The evaporation of a localized, highly saline water body of the Boulder Clay debris-covered glacier, in the Northern Victoria Land, probably generated the accumulation of mirabilite (Na2SO4 × 10H2O) and thenardite (Na2SO4) in a glacier salt-cone. Such an extremely cold and salty environment resembles the conditions on Mars, so it can be considered a terrestrial analog. The study was aimed at gaining a first glimpse at the prokaryotic community associated with Antarctic mirabilite and thenardite minerals and also to find clues about the origin of the salts. For this purpose, samples were analyzed by a next generation approach to investigate the prokaryotic (Bacteria and Archaea) diversity. Phylogenetic analysis allowed the identification of Bacteroidota, Actinobacteriota, Firmicutes, and Gammaproteobacteria as the main bacterial lineages, in addition to Archaea in the phylum Halobacterota. The genera Arthrobacter, Rhodoglobus, Gillisia, Marinobacter and Psychrobacter were particularly abundant. Interestingly, several bacterial and archaeal sequences were related to halotolerant and halophilic genera, previously reported in a variety of marine environments and saline habitats, also in Antarctica. The analyzed salt community also included members that are believed to play a major role in the sulfur cycle.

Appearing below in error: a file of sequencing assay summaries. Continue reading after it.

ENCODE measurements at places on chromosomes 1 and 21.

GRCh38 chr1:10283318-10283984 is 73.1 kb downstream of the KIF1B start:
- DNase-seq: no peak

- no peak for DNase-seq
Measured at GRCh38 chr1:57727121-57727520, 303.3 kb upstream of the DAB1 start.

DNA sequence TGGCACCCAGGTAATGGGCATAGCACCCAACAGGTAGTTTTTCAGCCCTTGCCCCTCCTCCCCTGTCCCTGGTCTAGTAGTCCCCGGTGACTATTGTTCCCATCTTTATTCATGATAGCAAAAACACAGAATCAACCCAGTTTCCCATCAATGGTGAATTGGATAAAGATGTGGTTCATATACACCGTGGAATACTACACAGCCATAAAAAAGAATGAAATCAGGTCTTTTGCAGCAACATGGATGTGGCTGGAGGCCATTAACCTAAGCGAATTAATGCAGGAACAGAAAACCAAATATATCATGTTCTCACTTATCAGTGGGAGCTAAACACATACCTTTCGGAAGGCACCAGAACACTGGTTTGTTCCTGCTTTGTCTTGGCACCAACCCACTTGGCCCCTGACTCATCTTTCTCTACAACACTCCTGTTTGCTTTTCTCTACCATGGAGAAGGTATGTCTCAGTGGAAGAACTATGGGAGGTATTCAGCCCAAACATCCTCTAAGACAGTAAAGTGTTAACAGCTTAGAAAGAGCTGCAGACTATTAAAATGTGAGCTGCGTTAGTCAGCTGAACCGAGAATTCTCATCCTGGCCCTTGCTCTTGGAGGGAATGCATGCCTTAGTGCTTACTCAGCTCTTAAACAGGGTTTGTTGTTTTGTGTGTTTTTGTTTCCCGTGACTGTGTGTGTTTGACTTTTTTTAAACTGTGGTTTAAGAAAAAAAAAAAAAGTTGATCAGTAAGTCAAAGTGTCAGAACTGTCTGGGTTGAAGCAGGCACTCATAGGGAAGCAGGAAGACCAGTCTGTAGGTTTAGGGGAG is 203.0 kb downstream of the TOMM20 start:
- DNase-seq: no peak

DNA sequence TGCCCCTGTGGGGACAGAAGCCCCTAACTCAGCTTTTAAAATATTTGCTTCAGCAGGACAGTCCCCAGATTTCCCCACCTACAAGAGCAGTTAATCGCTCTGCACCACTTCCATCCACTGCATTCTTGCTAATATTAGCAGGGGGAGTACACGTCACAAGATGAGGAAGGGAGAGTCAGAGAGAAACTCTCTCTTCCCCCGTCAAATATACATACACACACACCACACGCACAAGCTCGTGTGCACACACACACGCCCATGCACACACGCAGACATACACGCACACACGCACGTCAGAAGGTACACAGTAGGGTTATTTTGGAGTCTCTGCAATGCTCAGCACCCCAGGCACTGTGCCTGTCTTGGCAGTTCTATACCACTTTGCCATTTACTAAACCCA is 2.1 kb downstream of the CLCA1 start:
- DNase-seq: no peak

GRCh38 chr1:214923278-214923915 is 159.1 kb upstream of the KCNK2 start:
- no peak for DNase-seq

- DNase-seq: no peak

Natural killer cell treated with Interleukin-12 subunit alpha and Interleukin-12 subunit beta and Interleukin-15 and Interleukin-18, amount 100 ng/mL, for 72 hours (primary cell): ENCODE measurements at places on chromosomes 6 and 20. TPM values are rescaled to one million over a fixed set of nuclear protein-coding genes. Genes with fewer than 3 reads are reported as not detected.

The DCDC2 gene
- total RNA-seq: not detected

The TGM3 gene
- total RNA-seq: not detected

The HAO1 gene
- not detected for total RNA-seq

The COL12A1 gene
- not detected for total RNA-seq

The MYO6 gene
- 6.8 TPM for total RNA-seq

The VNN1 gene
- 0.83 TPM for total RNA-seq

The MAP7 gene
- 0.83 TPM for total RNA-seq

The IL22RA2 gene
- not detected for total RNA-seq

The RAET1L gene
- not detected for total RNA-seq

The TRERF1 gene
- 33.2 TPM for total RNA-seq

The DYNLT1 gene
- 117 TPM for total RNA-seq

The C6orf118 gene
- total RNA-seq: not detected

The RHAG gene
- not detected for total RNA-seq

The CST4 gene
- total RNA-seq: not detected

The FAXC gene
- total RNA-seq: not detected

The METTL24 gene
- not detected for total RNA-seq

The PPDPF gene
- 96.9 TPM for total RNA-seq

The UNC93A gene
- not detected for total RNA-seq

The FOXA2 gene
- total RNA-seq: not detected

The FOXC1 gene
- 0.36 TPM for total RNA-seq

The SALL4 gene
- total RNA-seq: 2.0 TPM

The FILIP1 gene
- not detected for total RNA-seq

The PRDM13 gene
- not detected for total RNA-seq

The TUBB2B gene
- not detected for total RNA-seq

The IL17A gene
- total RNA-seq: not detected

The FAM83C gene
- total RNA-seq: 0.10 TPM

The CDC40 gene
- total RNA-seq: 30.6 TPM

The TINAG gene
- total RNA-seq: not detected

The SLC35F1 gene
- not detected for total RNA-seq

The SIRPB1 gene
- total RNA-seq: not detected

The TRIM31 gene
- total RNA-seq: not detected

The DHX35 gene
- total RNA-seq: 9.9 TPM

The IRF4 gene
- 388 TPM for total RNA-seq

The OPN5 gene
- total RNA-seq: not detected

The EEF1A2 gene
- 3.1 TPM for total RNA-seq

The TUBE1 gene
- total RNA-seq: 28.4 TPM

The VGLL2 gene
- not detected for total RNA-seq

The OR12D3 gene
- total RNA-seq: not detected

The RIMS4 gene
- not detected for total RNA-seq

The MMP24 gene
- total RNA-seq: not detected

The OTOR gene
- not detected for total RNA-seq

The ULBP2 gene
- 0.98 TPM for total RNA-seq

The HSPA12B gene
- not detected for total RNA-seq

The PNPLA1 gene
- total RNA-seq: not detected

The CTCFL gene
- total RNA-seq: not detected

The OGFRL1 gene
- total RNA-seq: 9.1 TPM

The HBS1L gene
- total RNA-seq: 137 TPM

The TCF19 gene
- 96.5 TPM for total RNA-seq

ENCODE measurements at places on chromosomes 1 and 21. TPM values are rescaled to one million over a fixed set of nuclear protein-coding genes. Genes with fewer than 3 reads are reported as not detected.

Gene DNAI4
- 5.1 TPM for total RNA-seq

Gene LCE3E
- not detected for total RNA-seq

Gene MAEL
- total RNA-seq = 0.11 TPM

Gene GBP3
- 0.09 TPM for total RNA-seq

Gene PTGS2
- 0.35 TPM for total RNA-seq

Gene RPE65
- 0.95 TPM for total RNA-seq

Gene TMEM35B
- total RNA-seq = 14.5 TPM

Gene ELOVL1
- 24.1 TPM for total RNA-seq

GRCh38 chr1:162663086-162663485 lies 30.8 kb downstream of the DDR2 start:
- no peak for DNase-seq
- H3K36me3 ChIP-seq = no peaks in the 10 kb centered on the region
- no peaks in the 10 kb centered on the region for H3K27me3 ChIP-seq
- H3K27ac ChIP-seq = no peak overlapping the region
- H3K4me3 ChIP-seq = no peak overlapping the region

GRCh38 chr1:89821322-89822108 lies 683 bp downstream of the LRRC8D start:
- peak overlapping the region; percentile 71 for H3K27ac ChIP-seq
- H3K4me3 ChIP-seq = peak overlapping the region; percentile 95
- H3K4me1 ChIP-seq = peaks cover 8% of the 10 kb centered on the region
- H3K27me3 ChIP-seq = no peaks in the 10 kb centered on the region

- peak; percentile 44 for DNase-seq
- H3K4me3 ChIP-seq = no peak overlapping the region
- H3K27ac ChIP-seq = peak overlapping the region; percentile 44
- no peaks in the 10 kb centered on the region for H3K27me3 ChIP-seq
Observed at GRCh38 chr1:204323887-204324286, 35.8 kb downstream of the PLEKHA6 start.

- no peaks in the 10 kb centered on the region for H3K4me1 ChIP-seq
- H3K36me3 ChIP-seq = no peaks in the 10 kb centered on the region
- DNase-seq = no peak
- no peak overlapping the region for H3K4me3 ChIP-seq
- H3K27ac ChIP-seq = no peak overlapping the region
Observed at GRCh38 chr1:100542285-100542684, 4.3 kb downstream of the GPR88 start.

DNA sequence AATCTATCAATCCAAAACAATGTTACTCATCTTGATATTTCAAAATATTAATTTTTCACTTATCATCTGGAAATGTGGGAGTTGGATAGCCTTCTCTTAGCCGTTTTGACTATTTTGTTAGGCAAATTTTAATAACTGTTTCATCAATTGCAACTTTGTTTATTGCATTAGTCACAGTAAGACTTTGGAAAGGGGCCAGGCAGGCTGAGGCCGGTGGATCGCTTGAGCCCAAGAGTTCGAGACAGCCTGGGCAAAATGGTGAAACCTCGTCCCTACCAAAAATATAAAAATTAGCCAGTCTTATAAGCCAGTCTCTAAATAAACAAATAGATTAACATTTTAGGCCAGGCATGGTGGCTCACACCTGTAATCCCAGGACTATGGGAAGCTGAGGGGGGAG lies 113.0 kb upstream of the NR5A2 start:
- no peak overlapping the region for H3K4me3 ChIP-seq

Antarctic Salt-Cones: An Oasis of Microbial Life? The Example of Boulder Clay Glacier (Northern Victoria Land)

Emanuele Forte;Davide Lenaz;
2022

Abstract

The evaporation of a localized, highly saline water body of the Boulder Clay debris-covered glacier, in the Northern Victoria Land, probably generated the accumulation of mirabilite (Na2SO4 × 10H2O) and thenardite (Na2SO4) in a glacier salt-cone. Such an extremely cold and salty environment resembles the conditions on Mars, so it can be considered a terrestrial analog. The study was aimed at gaining a first glimpse at the prokaryotic community associated with Antarctic mirabilite and thenardite minerals and also to find clues about the origin of the salts. For this purpose, samples were analyzed by a next generation approach to investigate the prokaryotic (Bacteria and Archaea) diversity. Phylogenetic analysis allowed the identification of Bacteroidota, Actinobacteriota, Firmicutes, and Gammaproteobacteria as the main bacterial lineages, in addition to Archaea in the phylum Halobacterota. The genera Arthrobacter, Rhodoglobus, Gillisia, Marinobacter and Psychrobacter were particularly abundant. Interestingly, several bacterial and archaeal sequences were related to halotolerant and halophilic genera, previously reported in a variety of marine environments and saline habitats, also in Antarctica. The analyzed salt community also included members that are believed to play a major role in the sulfur cycle.
30-ago-2022
Pubblicato
https://www.mdpi.com/2076-2607/10/9/1753
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Utilizza questo identificativo per citare o creare un link a questo documento: https://hdl.handle.net/11368/3029178
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